Bread Financial reported a sharp decline in credit volume and an uptick in account delinquencies during the second quarter, but some other bright spots drove Bread’s stock up by about 7% on Thursday.
Bread’s credit sales during the quarter that ended June 30 declined 13%, to $7.1 billion, from $8.1 billion a year earlier, which management attributed to inflation and rising interest rates. Lower credit sales also reflected the sale of the BJ’s Wholesale Club credit-card portfolio during the first quarter of this year, the company said.
The Columbus, Ohio-based financial services company has spent the last three years “de-risking” its private-label portfolio away from its previous reliance on mall-based fashion retailers, and that strategy is starting to pay off, said Ralph Andretta, Bread’s president and CEO, when discussing results with analysts.
For example, Bread announced a new partnership with PC giant Dell Technologies on Thursday. Bread will provide a private-label credit card program and introduce 6- and 12-month financing via Dell Pay. Bread will also take on Dell’s existing credit-card portfolio in a deal set to close during the fourth quarter.
That move builds on Bread’s expanding mix of diversified merchants in the technology, travel and beauty sectors versus the specialty-apparel arena, which has been soft and prone to seasonal crashes.
During the second quarter, Bread also reduced its unsecured debt by more than $500 million, including refinancing Bread’s term loan and its revolving line of credit. Combined with nearly $5 billion that flowed in from Bread’s direct-to-consumer deposits, the company is now funding one-third of its loans in-house, up from 22% a year ago, according to Perry Beberman, Bread’s chief financial officer.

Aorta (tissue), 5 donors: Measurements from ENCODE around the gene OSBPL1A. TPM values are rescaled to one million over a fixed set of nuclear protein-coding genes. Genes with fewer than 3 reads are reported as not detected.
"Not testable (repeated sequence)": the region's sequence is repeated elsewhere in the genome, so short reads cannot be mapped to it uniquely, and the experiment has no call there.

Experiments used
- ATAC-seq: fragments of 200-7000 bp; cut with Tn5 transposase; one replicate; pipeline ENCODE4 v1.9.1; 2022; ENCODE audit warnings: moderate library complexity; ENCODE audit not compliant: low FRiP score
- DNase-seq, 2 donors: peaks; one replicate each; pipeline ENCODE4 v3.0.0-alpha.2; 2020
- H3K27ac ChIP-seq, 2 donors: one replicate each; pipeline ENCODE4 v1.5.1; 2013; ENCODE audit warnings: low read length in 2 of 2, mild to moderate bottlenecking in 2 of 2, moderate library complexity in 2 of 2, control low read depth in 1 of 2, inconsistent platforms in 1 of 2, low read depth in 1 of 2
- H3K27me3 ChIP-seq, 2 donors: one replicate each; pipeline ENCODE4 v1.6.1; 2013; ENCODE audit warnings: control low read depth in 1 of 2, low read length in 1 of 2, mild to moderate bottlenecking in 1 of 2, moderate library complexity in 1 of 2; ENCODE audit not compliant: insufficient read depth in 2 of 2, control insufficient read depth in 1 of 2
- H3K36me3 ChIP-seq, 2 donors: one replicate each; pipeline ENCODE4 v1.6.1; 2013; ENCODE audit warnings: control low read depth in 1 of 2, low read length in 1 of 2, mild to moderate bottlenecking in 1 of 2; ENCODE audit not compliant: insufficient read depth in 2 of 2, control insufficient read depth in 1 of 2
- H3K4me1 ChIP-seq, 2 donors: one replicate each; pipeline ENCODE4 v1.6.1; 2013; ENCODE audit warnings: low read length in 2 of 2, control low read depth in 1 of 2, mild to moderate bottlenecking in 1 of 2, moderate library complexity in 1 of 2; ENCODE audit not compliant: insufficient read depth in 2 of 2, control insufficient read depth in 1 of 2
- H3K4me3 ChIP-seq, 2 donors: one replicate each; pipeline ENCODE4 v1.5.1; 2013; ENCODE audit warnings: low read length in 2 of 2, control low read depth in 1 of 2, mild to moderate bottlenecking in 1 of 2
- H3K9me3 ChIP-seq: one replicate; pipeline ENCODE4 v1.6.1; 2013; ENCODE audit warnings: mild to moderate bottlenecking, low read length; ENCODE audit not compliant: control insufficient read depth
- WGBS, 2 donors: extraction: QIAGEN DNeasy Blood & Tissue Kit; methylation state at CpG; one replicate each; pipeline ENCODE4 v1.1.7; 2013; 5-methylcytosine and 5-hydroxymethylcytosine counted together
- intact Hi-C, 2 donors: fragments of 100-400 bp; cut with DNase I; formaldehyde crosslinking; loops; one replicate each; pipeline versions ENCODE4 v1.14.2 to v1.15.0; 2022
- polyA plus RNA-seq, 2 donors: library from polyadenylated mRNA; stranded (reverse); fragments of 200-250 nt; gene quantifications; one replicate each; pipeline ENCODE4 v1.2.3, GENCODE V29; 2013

Bread will continue to tighten credit underwriting, Andretta said. Credit card delinquencies during the second quarter were 5.5%, up from 4.5% during the same period a year earlier. Bread’s net loss rate was 8%, about 100 basis points higher than it would have been if not for an account-access glitch last year that required Bread to make costly accommodations to customers.
“These [economic] headwinds tend to disproportionately impact moderate-income Americans, including our customers’ spending decisions,” Andretta said, adding that Bread’s path to profit will depend on carefully managing credit lines while keeping its own cost of borrowing low.
Bread also expects its loss rate to abate in the second half of the year as the company moves past the one-year anniversary of its outage.
Asked about the growing possibility that the Consumer Financial Protection Bureau will impose new rules capping credit card late fees — possibly as early as this fall — Andretta said the company is looking for ways to offset a potential loss of revenue, including changing its cards’ interest rates and possibly charging an annual fee.
Loans at the end of the period were $18 billion, up 1% over the same period a year earlier. Non-interest expenses rose 12%, to $57 million, and adjusted revenue rose 7% to $952 million. Net income was flat at $48 million.
Equity analysis firm William Morris said Bread’s results beat its expectations. “Favorable trends in delinquencies should support lower loss rates in 2024, barring a more severely challenged macro environment,” the firm said in a Thursday note to investors.